“They have been a great resource for us as far as communication with parents,” he adds.
Just a few years ago, Thomas says, students speaking English as a second language made up around 2% of the student population. Now, they represent 11%, forcing quick adjustments for the district of less than 600 students.
“We’re trying to be proactive, but it’s also been a little bit reactive,” he says.
The district has now hired a full-time ESL teacher, after formerly relying on a part-time contractor, and is on the cusp of bringing in a second if the number of new students continues to climb. To ensure families can enroll their students without hitches, Thomas and his staff have experimented with an assortment of technologies and translation services.
Taking care of Cornell’s growing share of Latino students also means extending help, where needed, to the families who support them. Thomas says the district is currently finalizing a partnership with regional nonprofit Literacy Pittsburgh to provide adult language education to the Cornell community.
“Sometimes the students get very, very comfortable and acclimated very quickly,” Thomas says. “Sometimes it’s more difficult for parents.”
Amid the difficulties of transitioning to a new community and language, Thomas says Cornell’s small size and familiarity make the process easier. He believes this, and the welcoming environment they seek to foster, could explain in part why Latino families seem to be flocking to the district.
“If you come up here and enroll your child, you’re dealing with one person in one office,” he says.
Brenda and Vincent Sanchez, who live in the district, say their daughter has settled in well at Cornell and that she enjoys spending time with other students outside of school.
“She loves it,” Brenda tells City Paper on a recent weekend.
Like many Latino families in Coraopolis, the Sanchezes often spend their Sundays immersed in up to 10 hours of back-to-back soccer games. Hosted in Coraopolis, the Liga Latina De Futbol, or the Latin Soccer League, has brought together regional teams each week for more than 10 years, making it an important cultural force in Pittsburgh’s Latino community.
Every Sunday, each of the 10 teams takes on one opponent at the AHN Montour Health and Sports Medicine Center, a $16 million soccer and medical facility still under construction, where the Pittsburgh Riverhounds, the city’s professional soccer team, have trained since 2017.
Vincent says the rhythms of working life for many Latinos converge around the Sunday league games, emphasizing their importance to community and social life.
“All the Hispanic people work a lot — like Monday to Saturday — so they need at least one day off for fun,” he says.
On a typical Sunday, passionate fans huddle around the sidelines of the outdoor turf field as wafts of grilled street foods swirl through the air. On and off the pitch, shouts echo, as players urge on their teammates and fans cheer for their teams.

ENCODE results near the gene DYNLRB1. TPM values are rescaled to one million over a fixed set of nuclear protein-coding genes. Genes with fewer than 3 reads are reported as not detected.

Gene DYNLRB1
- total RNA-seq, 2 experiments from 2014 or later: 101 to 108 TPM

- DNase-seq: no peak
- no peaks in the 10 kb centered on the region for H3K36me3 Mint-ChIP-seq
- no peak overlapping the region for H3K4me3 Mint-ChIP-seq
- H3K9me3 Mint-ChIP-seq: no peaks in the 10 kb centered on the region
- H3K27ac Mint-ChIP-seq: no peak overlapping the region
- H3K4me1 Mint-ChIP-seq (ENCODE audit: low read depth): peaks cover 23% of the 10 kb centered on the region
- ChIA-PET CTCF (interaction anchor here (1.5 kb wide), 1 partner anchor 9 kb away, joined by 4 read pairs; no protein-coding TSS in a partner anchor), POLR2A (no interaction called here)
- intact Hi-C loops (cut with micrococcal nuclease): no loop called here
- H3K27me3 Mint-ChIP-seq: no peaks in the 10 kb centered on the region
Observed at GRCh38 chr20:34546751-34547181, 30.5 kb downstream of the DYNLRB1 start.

“This is beautiful,” says Tony Martinez, a recent Pittsburgh transplant, pointing to the game unfolding beyond him and the rows of supporters on all sides.
Martinez, 23, recently moved from Texas to be near family in Pittsburgh, and works primarily in a Downtown restaurant, where, he says, the pay is slightly better than what he was used to in Houston. Last week, he was at the league for the first time helping his aunt sell hot food from her traveling vending station, “Pupusas y Antojitos Helen.”
“This is like traditional food so they feel like they’re back home,” Martinez says, before confessing his favorite food is sushi.
Before COVID arrived in early 2020, Armando Campos, lead commissioner for the league, says as many as 20 teams took part every weekend. Participation dropped dramatically in the first months of pandemic, but it is now slowly rebuilding.
Campos says soccer is an important unifier across Latino cultures, and notes that league participants come not just from Latino backgrounds, but also include African natives and some non-Hispanic Americans.
“Everyone is coming from all around,” he says. “Everyone is welcome to play.”
In fact, supporters say the weekly league games sometimes draw hundreds of visitors from outside Coraopolis. Martinez says many of them stop in at her store on their way home to stock up on Latin American imports or to fill up on their offerings of flame grilled tacos stuffed with traditional Latino cuts like tongue (lengua) or tripe (tripas).
Up until now, Martinez says, her store has served as the community’s lone option for authentically sourced Latino products.
“Most people come here almost for everything,” she says, “because there is no other store like it or similar nearby.”
Berumen says he was persuaded to bring Las Palmas’ newest location to Coraopolis after hearing from Latinos that the growing community now requires more than just one grocery outlet.
Seeing the brothers behind the popular local Mexican grocery chain answer that call is a big deal to residents like Brenda Sanchez, who remembers first arriving in the community when it housed only a small Latino presence.
“It’s going to be a better Coraopolis,” she says.